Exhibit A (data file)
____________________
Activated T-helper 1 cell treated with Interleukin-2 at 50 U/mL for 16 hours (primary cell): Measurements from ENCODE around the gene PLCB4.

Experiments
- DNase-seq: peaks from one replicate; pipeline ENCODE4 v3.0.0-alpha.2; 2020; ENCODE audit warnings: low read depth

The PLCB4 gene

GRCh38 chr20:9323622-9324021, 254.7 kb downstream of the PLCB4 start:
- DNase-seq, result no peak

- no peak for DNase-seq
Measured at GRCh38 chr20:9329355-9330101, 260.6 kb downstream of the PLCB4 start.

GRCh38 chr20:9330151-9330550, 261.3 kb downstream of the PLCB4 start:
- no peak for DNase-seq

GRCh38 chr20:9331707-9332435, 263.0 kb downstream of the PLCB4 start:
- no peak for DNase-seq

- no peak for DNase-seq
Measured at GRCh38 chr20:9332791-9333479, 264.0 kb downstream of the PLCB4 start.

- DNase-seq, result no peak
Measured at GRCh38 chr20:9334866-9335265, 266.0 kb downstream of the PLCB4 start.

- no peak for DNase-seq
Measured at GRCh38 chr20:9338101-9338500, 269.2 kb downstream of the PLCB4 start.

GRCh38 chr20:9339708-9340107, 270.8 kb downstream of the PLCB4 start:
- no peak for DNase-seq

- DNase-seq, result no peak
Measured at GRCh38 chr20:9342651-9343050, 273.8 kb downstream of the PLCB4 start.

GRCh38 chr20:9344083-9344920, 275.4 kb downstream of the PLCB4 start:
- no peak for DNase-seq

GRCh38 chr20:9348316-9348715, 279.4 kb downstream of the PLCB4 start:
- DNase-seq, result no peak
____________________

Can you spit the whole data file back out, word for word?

Activated T-helper 1 cell treated with Interleukin-2 at 50 U/mL for 16 hours (primary cell): Measurements from ENCODE around the gene PLCB4.

Experiments
- DNase-seq: peaks from one replicate; pipeline ENCODE4 v3.0.0-alpha.2; 2020; ENCODE audit warnings: low read depth

The PLCB4 gene

GRCh38 chr20:9323622-9324021, 254.7 kb downstream of the PLCB4 start:
- DNase-seq, result no peak

- no peak for DNase-seq
Measured at GRCh38 chr20:9329355-9330101, 260.6 kb downstream of the PLCB4 start.

GRCh38 chr20:9330151-9330550, 261.3 kb downstream of the PLCB4 start:
- no peak for DNase-seq

GRCh38 chr20:9331707-9332435, 263.0 kb downstream of the PLCB4 start:
- no peak for DNase-seq

- no peak for DNase-seq
Measured at GRCh38 chr20:9332791-9333479, 264.0 kb downstream of the PLCB4 start.

- DNase-seq, result no peak
Measured at GRCh38 chr20:9334866-9335265, 266.0 kb downstream of the PLCB4 start.

- no peak for DNase-seq
Measured at GRCh38 chr20:9338101-9338500, 269.2 kb downstream of the PLCB4 start.

GRCh38 chr20:9339708-9340107, 270.8 kb downstream of the PLCB4 start:
- no peak for DNase-seq

- DNase-seq, result no peak
Measured at GRCh38 chr20:9342651-9343050, 273.8 kb downstream of the PLCB4 start.

GRCh38 chr20:9344083-9344920, 275.4 kb downstream of the PLCB4 start:
- no peak for DNase-seq

GRCh38 chr20:9348316-9348715, 279.4 kb downstream of the PLCB4 start:
- DNase-seq, result no peak